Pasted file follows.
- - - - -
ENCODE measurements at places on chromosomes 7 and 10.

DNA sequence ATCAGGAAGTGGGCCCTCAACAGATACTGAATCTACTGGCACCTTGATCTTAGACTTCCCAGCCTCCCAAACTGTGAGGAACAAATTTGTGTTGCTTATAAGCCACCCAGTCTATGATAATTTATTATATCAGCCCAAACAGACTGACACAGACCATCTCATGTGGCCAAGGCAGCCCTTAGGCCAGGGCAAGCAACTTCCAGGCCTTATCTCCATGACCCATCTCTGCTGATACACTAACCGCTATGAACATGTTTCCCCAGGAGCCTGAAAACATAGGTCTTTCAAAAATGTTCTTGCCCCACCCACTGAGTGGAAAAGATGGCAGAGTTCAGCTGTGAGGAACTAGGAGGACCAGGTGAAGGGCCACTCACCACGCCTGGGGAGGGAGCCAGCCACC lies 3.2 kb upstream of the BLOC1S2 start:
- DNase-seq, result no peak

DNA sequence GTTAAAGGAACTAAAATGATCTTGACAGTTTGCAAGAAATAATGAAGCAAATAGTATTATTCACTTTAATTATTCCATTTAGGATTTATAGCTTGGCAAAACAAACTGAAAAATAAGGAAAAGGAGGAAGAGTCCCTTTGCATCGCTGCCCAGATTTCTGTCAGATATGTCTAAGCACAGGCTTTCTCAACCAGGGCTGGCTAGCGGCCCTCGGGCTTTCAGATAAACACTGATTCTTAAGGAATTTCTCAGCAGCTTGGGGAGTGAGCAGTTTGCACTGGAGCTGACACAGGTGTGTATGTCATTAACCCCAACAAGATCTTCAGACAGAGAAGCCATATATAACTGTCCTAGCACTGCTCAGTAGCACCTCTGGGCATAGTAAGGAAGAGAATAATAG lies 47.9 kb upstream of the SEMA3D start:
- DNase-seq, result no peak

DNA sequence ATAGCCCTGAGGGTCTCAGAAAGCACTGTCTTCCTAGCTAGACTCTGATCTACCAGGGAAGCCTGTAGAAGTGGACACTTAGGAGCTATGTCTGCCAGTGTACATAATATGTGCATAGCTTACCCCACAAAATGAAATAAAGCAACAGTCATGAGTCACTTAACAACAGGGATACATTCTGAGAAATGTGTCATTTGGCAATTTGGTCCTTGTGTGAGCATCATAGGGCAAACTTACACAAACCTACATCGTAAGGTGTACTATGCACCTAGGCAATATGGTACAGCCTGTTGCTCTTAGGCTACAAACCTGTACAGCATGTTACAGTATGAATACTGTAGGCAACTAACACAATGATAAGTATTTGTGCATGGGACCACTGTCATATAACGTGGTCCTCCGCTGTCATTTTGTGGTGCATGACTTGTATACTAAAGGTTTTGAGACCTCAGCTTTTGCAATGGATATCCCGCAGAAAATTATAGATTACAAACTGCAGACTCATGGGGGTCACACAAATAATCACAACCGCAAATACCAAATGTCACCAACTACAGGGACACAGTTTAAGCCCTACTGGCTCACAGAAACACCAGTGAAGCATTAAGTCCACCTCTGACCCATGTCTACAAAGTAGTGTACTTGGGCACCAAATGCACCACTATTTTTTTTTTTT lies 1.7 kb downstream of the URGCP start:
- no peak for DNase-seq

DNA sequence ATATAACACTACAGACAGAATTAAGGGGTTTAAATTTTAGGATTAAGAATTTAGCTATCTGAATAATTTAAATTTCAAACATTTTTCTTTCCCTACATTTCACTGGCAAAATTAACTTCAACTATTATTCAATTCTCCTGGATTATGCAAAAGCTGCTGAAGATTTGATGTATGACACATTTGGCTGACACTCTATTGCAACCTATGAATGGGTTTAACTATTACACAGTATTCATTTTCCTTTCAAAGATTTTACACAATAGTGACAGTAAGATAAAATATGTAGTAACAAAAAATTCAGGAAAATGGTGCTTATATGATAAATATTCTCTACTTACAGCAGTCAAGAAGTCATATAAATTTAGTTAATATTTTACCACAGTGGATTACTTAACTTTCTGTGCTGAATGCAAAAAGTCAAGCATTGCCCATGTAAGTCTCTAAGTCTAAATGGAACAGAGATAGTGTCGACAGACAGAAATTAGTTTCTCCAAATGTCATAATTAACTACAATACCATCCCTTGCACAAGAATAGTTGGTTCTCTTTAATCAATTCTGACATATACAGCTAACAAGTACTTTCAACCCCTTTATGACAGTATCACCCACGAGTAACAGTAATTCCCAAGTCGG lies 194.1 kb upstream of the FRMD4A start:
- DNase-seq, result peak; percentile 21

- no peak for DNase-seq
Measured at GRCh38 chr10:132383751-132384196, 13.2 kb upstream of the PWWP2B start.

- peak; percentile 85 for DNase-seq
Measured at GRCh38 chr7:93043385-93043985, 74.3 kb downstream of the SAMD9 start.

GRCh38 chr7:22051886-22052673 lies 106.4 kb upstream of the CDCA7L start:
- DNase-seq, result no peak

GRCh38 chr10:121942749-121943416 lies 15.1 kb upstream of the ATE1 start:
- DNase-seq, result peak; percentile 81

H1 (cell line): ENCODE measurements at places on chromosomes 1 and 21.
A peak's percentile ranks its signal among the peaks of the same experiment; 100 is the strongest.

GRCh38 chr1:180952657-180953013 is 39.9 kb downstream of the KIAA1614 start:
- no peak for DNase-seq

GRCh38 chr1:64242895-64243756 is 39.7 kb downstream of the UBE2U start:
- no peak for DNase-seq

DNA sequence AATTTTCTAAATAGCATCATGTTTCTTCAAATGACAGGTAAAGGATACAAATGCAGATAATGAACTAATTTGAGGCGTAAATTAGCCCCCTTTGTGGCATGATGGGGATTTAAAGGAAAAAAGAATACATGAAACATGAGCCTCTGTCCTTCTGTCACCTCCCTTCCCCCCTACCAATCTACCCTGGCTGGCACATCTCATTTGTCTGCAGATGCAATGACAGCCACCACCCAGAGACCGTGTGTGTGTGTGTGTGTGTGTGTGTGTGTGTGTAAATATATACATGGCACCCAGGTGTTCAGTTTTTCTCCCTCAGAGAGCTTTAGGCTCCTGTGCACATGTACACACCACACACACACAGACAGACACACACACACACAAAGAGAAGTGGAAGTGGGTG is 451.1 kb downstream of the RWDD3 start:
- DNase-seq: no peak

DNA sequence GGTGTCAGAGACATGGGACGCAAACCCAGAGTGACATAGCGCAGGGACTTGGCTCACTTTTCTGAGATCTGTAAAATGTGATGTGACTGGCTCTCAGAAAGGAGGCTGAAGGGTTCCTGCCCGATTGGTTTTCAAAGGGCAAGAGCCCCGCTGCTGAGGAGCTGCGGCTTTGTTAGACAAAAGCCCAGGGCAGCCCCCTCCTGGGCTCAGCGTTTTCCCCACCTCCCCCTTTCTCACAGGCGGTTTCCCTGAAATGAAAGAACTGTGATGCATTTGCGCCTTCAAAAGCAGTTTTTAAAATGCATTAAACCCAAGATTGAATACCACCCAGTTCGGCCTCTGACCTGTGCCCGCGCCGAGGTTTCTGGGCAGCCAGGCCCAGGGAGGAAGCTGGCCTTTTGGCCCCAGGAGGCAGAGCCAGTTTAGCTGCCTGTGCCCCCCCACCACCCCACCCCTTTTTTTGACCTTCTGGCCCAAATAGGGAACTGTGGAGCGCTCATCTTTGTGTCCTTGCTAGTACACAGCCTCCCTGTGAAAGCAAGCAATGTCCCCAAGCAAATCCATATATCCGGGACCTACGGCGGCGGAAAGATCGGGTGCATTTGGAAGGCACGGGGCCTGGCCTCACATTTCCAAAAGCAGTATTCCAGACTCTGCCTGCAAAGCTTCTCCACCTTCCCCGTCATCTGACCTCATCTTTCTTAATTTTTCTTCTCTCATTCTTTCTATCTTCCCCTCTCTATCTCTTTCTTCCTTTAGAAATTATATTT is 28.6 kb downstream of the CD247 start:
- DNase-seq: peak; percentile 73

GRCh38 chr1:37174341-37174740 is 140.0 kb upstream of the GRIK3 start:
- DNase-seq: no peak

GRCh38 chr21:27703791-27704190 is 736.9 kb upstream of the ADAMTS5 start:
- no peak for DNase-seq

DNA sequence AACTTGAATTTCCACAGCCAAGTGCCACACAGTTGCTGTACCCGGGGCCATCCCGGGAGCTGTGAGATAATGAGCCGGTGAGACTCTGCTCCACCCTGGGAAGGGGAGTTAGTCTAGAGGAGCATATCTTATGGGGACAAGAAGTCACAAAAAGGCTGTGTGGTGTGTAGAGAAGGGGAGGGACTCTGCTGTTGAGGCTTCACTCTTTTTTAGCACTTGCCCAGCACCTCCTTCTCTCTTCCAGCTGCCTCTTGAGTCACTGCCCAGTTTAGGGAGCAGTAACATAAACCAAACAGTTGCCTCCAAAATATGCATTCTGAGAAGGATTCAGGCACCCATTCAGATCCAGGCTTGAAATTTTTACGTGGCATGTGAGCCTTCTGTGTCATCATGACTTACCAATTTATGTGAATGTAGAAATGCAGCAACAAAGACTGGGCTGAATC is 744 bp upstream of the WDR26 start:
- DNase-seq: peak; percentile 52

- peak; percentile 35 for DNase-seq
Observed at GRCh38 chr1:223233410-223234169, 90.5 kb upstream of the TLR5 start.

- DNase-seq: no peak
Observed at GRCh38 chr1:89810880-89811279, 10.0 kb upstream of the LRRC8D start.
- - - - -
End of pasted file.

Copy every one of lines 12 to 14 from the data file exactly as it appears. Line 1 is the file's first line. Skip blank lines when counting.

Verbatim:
- peak; percentile 85 for DNase-seq
Measured at GRCh38 chr7:93043385-93043985, 74.3 kb downstream of the SAMD9 start.

GRCh38 chr7:22051886-22052673 lies 106.4 kb upstream of the CDCA7L start: